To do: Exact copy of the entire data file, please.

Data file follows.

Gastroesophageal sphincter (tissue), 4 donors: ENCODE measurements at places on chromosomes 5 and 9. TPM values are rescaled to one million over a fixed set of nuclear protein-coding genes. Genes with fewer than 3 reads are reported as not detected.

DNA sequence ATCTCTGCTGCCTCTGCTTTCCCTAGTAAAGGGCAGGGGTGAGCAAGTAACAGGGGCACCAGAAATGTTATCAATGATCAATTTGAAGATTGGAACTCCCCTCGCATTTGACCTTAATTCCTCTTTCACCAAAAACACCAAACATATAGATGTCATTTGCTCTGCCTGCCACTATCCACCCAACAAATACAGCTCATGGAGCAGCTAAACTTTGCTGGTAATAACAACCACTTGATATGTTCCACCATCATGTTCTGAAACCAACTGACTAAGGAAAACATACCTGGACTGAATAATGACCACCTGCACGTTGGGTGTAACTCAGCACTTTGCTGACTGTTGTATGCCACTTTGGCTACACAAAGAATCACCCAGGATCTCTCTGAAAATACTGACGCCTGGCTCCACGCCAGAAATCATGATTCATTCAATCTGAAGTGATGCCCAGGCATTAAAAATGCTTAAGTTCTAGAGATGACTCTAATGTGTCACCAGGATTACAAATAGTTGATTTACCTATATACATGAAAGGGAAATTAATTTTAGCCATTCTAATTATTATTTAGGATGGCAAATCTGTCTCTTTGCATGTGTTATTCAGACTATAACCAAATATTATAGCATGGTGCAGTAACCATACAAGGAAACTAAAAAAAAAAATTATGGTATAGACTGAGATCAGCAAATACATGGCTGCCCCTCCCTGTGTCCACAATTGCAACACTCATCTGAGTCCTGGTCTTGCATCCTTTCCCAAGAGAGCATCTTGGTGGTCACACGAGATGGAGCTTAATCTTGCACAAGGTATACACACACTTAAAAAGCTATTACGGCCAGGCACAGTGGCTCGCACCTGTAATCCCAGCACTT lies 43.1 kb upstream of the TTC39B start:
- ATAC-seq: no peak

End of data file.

Gastroesophageal sphincter (tissue), 4 donors: ENCODE measurements at places on chromosomes 5 and 9. TPM values are rescaled to one million over a fixed set of nuclear protein-coding genes. Genes with fewer than 3 reads are reported as not detected.

DNA sequence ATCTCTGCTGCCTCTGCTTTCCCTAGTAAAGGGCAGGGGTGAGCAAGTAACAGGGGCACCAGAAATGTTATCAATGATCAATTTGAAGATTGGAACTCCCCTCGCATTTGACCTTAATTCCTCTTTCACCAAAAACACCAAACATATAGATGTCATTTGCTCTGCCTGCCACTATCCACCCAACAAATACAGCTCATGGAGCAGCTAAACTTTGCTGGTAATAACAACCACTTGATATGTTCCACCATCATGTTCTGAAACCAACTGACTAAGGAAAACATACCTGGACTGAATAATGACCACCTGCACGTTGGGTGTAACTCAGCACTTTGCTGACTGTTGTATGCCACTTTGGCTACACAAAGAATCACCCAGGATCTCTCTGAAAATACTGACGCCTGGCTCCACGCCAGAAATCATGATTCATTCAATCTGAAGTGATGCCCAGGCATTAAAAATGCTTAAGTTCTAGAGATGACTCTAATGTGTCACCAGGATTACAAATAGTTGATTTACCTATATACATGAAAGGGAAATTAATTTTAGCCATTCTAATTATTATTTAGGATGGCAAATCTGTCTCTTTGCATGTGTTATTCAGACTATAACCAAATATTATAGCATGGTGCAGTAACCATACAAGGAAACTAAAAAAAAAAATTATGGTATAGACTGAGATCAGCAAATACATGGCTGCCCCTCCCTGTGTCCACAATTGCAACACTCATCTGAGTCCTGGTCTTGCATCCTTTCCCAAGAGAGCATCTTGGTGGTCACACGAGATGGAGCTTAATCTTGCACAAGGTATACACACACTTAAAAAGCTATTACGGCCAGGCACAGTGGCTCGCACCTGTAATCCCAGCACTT lies 43.1 kb upstream of the TTC39B start:
- ATAC-seq: no peak